The New Psychology in the Modern University: James McKeen Cattell and William Pepper at the University of Pennsylvania, 1880–1891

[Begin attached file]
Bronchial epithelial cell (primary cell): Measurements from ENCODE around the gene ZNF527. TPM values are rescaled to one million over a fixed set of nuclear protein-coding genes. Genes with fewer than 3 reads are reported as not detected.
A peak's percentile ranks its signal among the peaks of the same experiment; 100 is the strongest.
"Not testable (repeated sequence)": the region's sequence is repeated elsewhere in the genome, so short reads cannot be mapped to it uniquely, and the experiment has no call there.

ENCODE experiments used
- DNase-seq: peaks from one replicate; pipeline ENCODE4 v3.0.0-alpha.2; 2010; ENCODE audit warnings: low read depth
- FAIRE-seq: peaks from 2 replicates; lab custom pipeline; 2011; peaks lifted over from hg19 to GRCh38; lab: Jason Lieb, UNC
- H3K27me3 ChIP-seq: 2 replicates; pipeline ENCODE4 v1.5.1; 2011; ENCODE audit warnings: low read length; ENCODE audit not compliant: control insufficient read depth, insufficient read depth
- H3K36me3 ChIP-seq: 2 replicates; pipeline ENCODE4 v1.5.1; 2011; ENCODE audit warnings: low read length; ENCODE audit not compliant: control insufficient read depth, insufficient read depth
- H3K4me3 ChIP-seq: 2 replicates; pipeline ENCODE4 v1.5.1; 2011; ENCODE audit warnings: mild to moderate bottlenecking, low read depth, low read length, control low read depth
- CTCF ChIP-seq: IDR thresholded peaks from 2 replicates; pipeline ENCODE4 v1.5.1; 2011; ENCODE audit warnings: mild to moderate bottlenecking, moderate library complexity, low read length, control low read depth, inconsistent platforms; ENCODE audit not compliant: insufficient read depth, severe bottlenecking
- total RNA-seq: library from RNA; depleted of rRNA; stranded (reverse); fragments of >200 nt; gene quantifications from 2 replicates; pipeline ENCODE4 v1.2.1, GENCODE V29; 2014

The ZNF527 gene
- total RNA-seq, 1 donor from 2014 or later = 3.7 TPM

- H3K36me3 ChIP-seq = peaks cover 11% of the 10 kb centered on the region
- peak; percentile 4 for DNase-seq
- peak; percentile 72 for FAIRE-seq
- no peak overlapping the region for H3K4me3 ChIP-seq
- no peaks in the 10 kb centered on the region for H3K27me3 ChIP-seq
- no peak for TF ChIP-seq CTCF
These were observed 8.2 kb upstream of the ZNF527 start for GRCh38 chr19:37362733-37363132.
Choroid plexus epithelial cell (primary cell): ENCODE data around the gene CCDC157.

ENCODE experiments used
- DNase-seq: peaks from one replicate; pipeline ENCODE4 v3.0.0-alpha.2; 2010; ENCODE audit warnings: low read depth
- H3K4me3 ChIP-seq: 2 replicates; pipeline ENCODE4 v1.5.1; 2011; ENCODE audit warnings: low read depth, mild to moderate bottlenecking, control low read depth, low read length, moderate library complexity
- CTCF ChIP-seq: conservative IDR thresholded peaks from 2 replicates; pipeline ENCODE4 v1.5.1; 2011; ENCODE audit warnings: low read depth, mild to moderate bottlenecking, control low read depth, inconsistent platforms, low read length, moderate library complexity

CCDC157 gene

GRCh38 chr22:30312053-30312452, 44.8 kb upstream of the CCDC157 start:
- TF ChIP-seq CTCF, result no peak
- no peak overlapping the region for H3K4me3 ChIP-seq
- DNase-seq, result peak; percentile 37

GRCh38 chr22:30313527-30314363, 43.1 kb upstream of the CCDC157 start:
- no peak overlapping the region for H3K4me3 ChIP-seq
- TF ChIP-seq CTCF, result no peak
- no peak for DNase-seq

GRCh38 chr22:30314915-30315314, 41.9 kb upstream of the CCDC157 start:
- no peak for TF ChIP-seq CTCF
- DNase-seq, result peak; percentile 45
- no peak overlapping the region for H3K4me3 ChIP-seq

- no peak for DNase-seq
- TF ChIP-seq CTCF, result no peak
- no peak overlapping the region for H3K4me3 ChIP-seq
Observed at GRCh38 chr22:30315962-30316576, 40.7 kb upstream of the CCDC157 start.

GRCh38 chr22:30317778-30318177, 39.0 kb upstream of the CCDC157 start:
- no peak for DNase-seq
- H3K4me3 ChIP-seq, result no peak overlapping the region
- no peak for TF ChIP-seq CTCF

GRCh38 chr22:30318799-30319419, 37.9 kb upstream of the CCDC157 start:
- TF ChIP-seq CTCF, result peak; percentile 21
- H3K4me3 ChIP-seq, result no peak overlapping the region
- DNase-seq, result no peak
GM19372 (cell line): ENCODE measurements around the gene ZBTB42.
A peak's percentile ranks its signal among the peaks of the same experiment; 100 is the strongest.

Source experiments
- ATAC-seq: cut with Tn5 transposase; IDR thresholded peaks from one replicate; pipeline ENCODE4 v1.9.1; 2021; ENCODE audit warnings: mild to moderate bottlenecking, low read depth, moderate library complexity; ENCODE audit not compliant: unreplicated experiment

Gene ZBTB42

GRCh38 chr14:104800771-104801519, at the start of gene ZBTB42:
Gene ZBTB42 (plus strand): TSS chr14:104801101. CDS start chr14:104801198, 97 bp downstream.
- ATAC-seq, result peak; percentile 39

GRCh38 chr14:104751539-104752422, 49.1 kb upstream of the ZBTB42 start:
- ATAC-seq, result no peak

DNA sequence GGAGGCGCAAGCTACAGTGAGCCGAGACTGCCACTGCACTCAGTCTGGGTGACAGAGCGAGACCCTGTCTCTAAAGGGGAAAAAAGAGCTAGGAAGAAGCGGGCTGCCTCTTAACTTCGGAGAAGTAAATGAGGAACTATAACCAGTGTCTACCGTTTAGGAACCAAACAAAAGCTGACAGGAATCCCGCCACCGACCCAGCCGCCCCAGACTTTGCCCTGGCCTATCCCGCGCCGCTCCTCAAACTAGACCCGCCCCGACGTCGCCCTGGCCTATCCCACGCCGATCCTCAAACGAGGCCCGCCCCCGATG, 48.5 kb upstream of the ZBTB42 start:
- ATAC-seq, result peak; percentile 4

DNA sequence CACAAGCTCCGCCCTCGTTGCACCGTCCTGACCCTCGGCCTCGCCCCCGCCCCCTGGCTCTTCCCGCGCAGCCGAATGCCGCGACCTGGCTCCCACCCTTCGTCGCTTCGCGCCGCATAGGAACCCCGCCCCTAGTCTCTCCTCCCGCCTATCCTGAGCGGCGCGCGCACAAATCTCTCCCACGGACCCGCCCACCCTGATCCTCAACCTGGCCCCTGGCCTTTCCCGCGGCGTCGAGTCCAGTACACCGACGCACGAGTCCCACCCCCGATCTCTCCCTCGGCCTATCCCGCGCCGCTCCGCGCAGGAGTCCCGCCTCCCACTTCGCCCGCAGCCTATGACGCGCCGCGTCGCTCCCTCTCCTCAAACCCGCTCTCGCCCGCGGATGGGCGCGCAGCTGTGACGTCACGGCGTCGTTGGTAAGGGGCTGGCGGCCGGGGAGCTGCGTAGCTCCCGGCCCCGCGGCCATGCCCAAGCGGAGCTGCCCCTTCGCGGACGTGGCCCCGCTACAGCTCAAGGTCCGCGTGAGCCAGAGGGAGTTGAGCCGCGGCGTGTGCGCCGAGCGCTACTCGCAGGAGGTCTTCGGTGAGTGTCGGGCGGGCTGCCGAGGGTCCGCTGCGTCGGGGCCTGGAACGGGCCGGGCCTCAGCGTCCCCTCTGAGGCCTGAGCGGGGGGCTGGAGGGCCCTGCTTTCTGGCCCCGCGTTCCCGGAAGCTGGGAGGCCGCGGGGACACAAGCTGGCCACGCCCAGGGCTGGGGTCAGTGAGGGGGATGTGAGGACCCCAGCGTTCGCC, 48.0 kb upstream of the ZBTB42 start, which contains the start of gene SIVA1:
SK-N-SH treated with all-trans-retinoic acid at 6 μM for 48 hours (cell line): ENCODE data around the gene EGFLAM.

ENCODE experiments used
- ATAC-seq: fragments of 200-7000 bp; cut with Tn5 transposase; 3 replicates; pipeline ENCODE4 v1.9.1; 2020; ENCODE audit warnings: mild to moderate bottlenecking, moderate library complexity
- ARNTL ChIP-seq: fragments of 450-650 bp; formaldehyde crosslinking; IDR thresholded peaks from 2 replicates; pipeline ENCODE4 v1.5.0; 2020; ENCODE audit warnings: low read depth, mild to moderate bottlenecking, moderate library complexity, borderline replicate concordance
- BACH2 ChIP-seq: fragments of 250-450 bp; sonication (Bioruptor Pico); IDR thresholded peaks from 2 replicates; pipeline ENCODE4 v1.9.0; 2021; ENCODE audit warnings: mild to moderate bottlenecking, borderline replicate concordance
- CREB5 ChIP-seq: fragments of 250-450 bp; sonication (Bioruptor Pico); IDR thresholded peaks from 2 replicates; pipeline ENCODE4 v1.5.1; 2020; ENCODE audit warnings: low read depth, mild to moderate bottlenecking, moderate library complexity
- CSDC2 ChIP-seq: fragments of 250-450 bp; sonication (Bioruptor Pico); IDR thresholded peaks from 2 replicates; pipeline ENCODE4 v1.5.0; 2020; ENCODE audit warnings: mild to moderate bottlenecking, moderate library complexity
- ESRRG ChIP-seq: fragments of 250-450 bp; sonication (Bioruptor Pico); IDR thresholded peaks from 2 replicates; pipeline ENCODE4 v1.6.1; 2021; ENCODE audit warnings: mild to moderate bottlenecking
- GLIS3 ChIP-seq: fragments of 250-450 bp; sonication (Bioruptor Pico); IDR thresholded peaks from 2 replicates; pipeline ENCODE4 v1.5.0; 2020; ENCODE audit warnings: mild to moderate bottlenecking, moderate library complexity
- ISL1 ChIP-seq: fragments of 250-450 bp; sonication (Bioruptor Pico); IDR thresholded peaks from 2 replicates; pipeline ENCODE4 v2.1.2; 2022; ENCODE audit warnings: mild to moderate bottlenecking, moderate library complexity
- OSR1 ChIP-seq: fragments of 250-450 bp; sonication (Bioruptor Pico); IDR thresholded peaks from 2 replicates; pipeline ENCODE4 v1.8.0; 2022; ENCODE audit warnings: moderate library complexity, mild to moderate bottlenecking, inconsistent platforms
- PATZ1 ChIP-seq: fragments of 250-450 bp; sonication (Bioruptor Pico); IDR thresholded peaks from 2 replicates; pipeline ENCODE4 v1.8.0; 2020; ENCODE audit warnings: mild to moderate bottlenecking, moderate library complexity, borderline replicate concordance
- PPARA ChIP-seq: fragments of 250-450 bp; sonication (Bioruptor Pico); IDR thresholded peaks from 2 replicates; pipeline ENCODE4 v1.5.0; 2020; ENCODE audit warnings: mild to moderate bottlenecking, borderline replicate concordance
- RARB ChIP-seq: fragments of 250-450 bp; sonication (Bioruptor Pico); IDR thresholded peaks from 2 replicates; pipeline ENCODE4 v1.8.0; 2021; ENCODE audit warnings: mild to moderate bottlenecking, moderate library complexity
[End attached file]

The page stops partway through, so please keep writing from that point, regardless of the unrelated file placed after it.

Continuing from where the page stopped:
As provost, William Pepper sought to transform the University of Pennsylvania into a “modern university” in the 1880s. He appointed James McKeen Cattell, who had studied experimental psychology at the University of Leipzig, as one of America’s frst professors of this emerging laboratory-based science. This article analyzes the course of events that led to this appointment, Cattell’s own experimental achievements while in Philadelphia, and, fnally, the reasons for his 1891 move to Columbia University. In doing so, it illustrates how and suggests why Pepper’s reform efforts remained only partially realized.